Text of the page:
10 ways to escape Edinburgh in two hours or less
The Edinburgh festival is nearing its end. You’re probably tired and weary after a month of crowds, queues and congestion. So if you’re looking for a quick getaway this Bank Holiday weekend or any time, here are ten places to try, all within an easy drive of the Scottish capital.
[The 'Jock's Road path leads from Glendoll to Braemar - picture: Stuart Anthony / Flickr / CC]
Only 72 miles from Edinburgh you’ll find the beautiful town of Kirriemuir in Angus, which offers adventures for anyone looking for a spot of history and camping. J.M. Barrie, who created Peter Pan, is the town’s most famous son, and his birthplace is now a museum, with a garden featuring a statue of the boy who never grows old. There’s another statue of Peter Pan playing his flute in the town centre. Only seven miles away from the town lies Loch of Lintrathen which gives you possibilities for camping and sightseeing in a beautiful environment, or head a bit further north to discover the scenic Glen Clova and Glendoll.
Not more than 40 miles away you’ll find the city of Stirling, with activities and attractions for the whole family. You can enjoy a walk around and the extraordinary Stirling Castle which includes the Royal Palace and the Great Hall – and great views of the Wallace Monument. A short drive out of town lies Blair Drummond Safari & Adventures , the only place in Scotland where you will be able to watch giraffes and elephants. Drive through the roads between the wild animals and experience the closest thing to a Scottish safari.
Eyemouth and St. Abbs
[Eyemouth harbour - picture: Picture: Jonathan Combe / Flickr / CC]
Fifty miles south of Edinburgh on the A1 you’ll reach the harbour town of Eyemouth, where you can sample the seafood and even dive in the sea (though probably not in that order). Or how about racing across the waves in a tiny boat with water hitting you in the face? Rib Trips offer exhilarating trips between the harbours of Eyemouth and St. Abbs, or as a day of fun on the water. St. Abbs is also worth exploring, with its small cafés and art galleries.
Of course, let’s not forget Glasgow. Scotland’s largest city is the perfect place to spend the day no matter what you’re in the mood for. If you have kids in tow, take them to the Science Centre where they have they chance to run around, explore on their own or be amazed by the planetarium. Take a stroll through the cosmopolitan West End, stop in at the magnificent Kelvingrove Art Gallery and Museum and wind your way through Finnieston (now bustling with trendy bars and restaurants) to the Clyde to see the city’s ever-changing urban landscape at sunset, before heading out to experience Glasgow’s legendary nightlife, whether it’s a relaxed meal, a lively gig or late night club.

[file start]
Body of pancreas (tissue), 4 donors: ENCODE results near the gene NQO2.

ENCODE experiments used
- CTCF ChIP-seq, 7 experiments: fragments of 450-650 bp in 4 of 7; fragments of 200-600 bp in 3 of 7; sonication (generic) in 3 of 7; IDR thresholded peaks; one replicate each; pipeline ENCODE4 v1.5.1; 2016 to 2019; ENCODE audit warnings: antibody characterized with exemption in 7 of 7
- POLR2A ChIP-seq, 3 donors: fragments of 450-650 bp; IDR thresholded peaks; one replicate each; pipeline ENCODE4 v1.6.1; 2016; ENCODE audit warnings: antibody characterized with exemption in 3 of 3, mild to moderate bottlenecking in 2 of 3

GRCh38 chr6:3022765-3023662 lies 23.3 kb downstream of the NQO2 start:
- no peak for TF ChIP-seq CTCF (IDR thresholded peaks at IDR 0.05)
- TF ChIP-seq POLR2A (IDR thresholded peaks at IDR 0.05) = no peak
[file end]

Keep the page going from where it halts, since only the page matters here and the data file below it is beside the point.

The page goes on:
Just a short drive or train ride along the scenic coastline from Edinburgh lies East Lothian which guarantees a day packed with fun and traditional Scottish discoveries. Learn the history about the planes from the first and second world war at the National Museum of Flight (home to Scotland’s only Concorde, Golf-Bravo Oscar Alpha Alpha), or maybe take control in a flight simulator and see if you have what it takes. While you’re in East Lothian, visit the Glenkinchie Distillery, which offers the chance to explore the history of the Edinburgh Malt. If you’re looking for a relaxed seaside day trip, North Berwick, with its two beaches, historic harbour, quality pubs and excellent ice cream, is ideal.
A 90 minute drive north of Edinburgh, you’ll find the sleepy town of Pitlochry, a good place to visit if you’re up for a spot of hiking. The area is known for its scenery, including the beautiful Ben Vrackie, the walk through Faskally Wood, or hike your way through the Queens View overlooking Loch Tummel.
Just over 25 miles away from the crowds of people pushing their way through the streets of Edinburgh, you’ll find Falkirk. The newest attraction nearby are the Kelpies, two beautiful 300-tonne steel structures shaped like horse heads. Other places to visit include the amazing Falkirk Wheel, the world’s only rotating boat lift, Callendar House and Park, the Antonine Wall and the Bo’ness & Kinneil Railway. Check out our guide to the Falkirk area for more ideas.
[Picture: Bob the Lomond / Flickr / CC]
Once in a while you need to get away from everything, and Loch Lomond is surprisingly within reach of Edinburgh – although at a two-hour drive, you’ll need to set off early. Once you’re there you can go hiking in the surrounding hills (including Ben Lomond, the most southerly of the Munros), play a round of golf or take a boat trip on the water.
St Andrews, less than 50 miles away from Edinburgh, might be known as the home of golf and the place Prince William studied, but it’s more than just a playground for budding Rory McIlroys or royals. Sitting at the eastern point of Fife, it boasts one of the best beaches in the region in West Sands, as well as the historic ruined cathedral and castle, an aquarium, cinema and plenty of restaurants. Take a leisurely drive along the East Neuk to get there, and you can stop at the picturesque fishing villages along the way.
Finally, another good day trip from Edinburgh is Linlithgow, the birthplace of Mary Queen of Scots. The main landmark is the great Linlithgow Palace, spectacular both inside and out. You can also take a trip down the Linlithgow Canal to Avon Aqueduct while enjoying lunch on the boat, or visit Ellies Cellar to taste some of the wide selection of Scottish craft beers, wines and whisky. All of this within 19 miles of the capital.
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